Monday, November 26, 2007


Had Frank allowed himself to cheat, cheatily-cheat like all the rest, he could have been merely a distinguished rock and roll icon, or master bluesman, or paragon of neoclassicism, or a Spike Jonesish musical comedian.

But no. Along with all that, he had to go and invent little ditties that the best conservatory-trained musicians struggled to play properly. This would be Frank's "Tinkertoy" music – the tunes with all those little notes that fly by at 8,200 mph, usually set against some impossible time signature.

"Drowning Witch/Envelopes," besides being hilariously imaginative and featuring truly evocative guitar expression, includes some completely bitchin' flurries of notes, including the Hawaiian Punch jingle. In the liner notes to YCDTOSA III, Frank notes that the 1984 band never played in correctly all the way through, and that the 1982 band only came close on one occasion. That's why the album version of the song had to be stitched together from 17 different performances.

There are Tinkertoy-dense songs, like "Moggio," "St. Alfonzo's Pancake Breakfast," "Wild Love," and many others. And everyone (except possibly Sam Brownback) adores those two all-time top Tinkertoy tunes, "Peaches En Regalia" and "The Black Page." Of course, many other "routine" Zappa songs are punctuated by mind-blowing micro-note passages.

This tendency may be Frank's most defining characteristic. When you hear those amazing passages, you know right away that you're listening to Zappa music. But he didn't seem to see any musical difference between the impossible parts and the most guttural rock or blistering blues. They were all flavors on his musical pallet, ready for deployment at his whim.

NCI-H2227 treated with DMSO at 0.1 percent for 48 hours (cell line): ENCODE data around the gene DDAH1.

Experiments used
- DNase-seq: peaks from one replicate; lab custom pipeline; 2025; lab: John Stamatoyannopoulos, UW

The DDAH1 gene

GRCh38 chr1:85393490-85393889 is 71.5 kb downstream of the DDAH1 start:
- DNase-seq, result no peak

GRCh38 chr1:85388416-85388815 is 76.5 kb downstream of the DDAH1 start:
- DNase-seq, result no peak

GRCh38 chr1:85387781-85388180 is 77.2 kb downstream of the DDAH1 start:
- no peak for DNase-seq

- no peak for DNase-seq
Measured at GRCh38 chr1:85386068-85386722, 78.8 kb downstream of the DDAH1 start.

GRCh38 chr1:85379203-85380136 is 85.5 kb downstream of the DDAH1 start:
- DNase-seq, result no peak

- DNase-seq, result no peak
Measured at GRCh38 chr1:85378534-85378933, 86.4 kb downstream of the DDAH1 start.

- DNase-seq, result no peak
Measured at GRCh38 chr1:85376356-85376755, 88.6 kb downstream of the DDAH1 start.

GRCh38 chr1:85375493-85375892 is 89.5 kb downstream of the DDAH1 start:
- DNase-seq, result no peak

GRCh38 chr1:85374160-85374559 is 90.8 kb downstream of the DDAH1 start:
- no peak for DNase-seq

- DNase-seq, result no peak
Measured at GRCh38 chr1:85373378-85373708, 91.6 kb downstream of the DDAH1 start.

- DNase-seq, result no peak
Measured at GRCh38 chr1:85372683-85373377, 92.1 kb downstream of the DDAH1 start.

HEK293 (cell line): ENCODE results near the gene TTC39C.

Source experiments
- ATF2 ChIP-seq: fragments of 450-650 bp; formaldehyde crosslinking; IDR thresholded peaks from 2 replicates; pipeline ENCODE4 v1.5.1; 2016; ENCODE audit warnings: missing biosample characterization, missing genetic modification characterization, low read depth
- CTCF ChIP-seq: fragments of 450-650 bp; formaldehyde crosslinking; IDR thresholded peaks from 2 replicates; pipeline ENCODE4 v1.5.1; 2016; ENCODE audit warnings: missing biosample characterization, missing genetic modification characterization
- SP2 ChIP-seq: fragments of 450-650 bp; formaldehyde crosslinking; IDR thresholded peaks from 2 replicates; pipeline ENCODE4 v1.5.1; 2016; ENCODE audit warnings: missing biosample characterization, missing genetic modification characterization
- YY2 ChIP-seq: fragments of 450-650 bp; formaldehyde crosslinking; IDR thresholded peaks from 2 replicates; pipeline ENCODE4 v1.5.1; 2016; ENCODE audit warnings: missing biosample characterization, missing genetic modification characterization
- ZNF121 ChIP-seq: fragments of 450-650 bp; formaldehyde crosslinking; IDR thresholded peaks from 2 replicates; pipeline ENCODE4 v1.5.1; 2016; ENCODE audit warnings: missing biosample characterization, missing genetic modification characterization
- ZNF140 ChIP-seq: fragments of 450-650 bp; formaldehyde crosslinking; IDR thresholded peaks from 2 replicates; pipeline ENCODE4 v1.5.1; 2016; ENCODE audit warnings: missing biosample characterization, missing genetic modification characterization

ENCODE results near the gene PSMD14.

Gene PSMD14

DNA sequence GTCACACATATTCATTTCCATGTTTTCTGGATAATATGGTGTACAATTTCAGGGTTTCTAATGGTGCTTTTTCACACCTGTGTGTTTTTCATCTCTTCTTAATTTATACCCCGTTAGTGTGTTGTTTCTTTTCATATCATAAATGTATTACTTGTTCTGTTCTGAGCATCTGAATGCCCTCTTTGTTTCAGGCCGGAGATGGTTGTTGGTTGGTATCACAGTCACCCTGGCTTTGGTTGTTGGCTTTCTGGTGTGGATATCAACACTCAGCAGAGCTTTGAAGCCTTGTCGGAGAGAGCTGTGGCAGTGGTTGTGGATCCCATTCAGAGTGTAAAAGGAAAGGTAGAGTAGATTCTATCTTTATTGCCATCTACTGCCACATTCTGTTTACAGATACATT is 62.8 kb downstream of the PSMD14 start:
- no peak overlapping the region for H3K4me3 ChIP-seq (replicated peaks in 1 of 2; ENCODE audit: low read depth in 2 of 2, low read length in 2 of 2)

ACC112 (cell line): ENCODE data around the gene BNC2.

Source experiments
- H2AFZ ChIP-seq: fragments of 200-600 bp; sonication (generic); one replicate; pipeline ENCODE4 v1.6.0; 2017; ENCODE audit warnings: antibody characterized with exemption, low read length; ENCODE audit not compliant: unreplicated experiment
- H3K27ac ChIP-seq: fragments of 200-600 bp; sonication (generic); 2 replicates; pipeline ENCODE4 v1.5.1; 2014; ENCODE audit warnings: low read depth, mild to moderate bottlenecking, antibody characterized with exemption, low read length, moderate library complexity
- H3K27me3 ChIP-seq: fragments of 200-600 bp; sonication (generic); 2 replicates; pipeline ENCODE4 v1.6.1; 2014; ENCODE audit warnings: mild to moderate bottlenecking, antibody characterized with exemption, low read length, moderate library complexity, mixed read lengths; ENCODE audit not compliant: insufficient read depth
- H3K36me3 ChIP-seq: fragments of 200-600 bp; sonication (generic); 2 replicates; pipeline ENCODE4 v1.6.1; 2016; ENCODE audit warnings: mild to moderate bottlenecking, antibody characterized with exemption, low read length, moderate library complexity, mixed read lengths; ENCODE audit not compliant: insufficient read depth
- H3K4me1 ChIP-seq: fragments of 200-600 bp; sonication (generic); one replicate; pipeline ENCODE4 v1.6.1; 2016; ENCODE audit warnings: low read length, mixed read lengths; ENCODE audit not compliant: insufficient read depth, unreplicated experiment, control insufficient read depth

So, for the Nov. 30, 2007 Zappa's Grubby Chamber, we'll play lots of highly challenging (for the players) Frank songs encrusted with jillions of tiny notes, those little quick ones that no one else really ever tried to play.

Saturday, November 17, 2007

Classical Frank

Obviously Frank's music can be and has been articulated many different ways, from a capella to full symphonic treatments. Rock may have been the core – or at least the funding mechanism –
of the Zappa experience, but the only thing that minimized his use of more elaborate instrumental assemblages was their cost and inherent management problems.

Even young Frank would hire orchestras from time to time, just to hear his music played. And he knew how to get the big band sound by augmenting the rock bands with horn and percussion sections. In attempting to more fully instrumentalize his music, he got screwed a few times.

Nonetheless, given his persistence and productivity, over the years Frank did manage to overcome the obstacles and create a solid body of what we might call "classical" music, whatever that is. With small ensembles, full orchestras and in digital realms, he explored the harmonic and percussive climes of fine, fine music.